Nil Minimal
Fire personnel fighting
precaution requirements
Prote ction fro m acid bur ns and
breath ing appara tus to pr event
fumes acid, lead /antimony/ arsenic
dust/f umes fro m inhalatio n.
Full protection against explosion
using full self-extinguishing fire
suits and self powered self-
contained breathing apparatus.
Face s hield, bre athing mas k
and bod y protect ion suit f or
prote ction agai nst alkali ne air
borne mist.
Bromine impervious facemask, neoprene
based gloves and suit, special bromine
proof respirator or self contained breathing
apparatus. Safety shower after, and not to
eat or drink until showered and full change
of clothes.
Fire Extinguishment
requirements
CO2, dry chemical or foam
Halon,
coppe r based, o r powder
based
Secondary fire of battery
container - use water, foam,
BCF or powder type
extinguishers.
Neutra lise with potassium carbonate solution,
Cool s urrounding areas wit h water to prevent
therma l transfe r to elect rolyte. U se sand or
vermi culite in a fire sit uation to s afely abso rb
any liqu id electro lyte.
Fire Extinguishment risks N ever use W ater
NEVER USE WATER, FOAM OR
CO 2 DIRECTLY ON BURNING
Li-ion batteries as these are
combustible in the presence of
lithium, adding to fire severity.
Nil
Do not use CO
2
or any organic based
foam extinguishers if bromide (brown
vapour) or hydrogen bromide are
present from fire.
Environmental hazards
Lead, antimony and arsenic are
toxic heavy metals in animals,
marine life and insects.
Hydrogen Fluoride (HF) and
fluorine based compounds from
combustion of electrolyte are
hazardous and damaging to the
environment.
No long term hazard, localised
immediate damage due to
electrolyte alkalinity that c an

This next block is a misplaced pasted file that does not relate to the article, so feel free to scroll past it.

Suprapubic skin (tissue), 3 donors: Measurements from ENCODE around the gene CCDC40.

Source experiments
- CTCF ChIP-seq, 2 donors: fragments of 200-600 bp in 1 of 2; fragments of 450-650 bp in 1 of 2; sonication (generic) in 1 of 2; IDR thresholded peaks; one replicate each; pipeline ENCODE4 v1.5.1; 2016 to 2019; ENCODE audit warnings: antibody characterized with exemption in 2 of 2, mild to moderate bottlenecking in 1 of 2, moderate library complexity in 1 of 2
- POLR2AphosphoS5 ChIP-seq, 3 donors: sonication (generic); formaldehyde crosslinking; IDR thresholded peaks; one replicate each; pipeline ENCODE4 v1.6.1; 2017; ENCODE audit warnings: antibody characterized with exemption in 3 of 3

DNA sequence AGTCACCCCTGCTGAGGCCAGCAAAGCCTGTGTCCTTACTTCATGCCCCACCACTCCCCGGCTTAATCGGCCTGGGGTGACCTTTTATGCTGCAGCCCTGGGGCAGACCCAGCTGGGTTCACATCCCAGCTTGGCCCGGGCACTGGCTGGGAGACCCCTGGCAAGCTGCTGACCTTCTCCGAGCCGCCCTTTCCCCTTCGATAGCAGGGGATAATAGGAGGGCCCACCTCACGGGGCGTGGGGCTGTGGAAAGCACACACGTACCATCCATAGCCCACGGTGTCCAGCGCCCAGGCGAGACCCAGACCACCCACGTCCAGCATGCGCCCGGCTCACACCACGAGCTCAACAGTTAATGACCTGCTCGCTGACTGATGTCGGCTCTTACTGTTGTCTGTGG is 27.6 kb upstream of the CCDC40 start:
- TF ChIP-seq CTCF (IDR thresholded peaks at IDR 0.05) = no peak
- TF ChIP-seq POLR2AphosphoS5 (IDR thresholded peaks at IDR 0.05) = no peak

be quickly neutralised.
Persistence in environment
Regulated waste due to heavy metal
toxicity persistence.
Not established - under
consideration at present due to
presence of fluorine in
electrolyte.
Nil
Human general risk
Lithium is a psychoactive agent,
inhalation of combustion gases
or ingestion are to be avoided by
use of self contained breathing
apparatus.
Nil to minor nickel allergy;
Caustic mist from vented gas
can cause lung irritation, eye
damage if direct, or skin
irritation or burns.
Hydrogen bromide and bromine gas
aggressively attack eye, skin, lung and
internal body membranes.
Human toxicity
Fluorine based flame products
from electrolyte combustion are
destructively reactive to mucous
membranes of eye, lungs and
skin.
Nickel compounds are skin /
lung irritants to approximately
10% of human population.
Nickel toxicity is minimal,
requiring ingestion of high
doses of nickel based d ust to
act as a minor carcigen agent.
Chronic toxicity affects include significant
mental ability loss, slurred speech, poor
memory, apathy, anorexia, drowsiness and
sensitivity to touch and pain. Bromine is
also a mutinogenic agent to bone marrow.
Overall environmental and
safety risk assessment.
Medium to High
High
Low
KEY
Very High
Lead, antimony and arsenic are
airborne / ingestible cancer
agents, mutagens, and are highly
toxic.
Lead inhalation or ingestion at
sufficient levels is a neuro-toxin.
Zinc-bromide electrolyte is classed a long-
term water based pollutant and is
recognised toxic agent to marine and
aquatic life.
Indicates dangerous hazards requiring detailed risk assessment and hazard management in design, operation and disposal.
Indi cates sig nificant hazard requ iring spe cific ris k managem ent respo nses
Indicates hazard requires risk management
Indicates nil or minimal hazard
Risk Assessment Deep Discharge > 5kWh Storage Battery Bank Type
Recycling legal requirements
Heavy metal - reportable and
traceable legal requirement.
Not established - currently under
review due to presence of
fluorine in electrolyte. Lithium
ion batteries require traceability
in recycling.
Nil
Zinc-bromide is a reportable and traceable
marine and biological agent.
TABLE 1: SUMMARY RISK ASSESSMENT FOR VRLA, LITHIUM-ION, NICKEL-IRON AND ZINC-BROMIDE REDOX FLOW BATTERIES [3] - [10]
Australasian Universities Power Engineering Conference, AUPEC 2013, Hobart, TAS, Australia, 29 September 3 October 2013 3
The four readily available industrial battery types for deep
cycle discharge considered in this review will be valve-
regulated lead acid batteries (VRLA) (with the flat plate low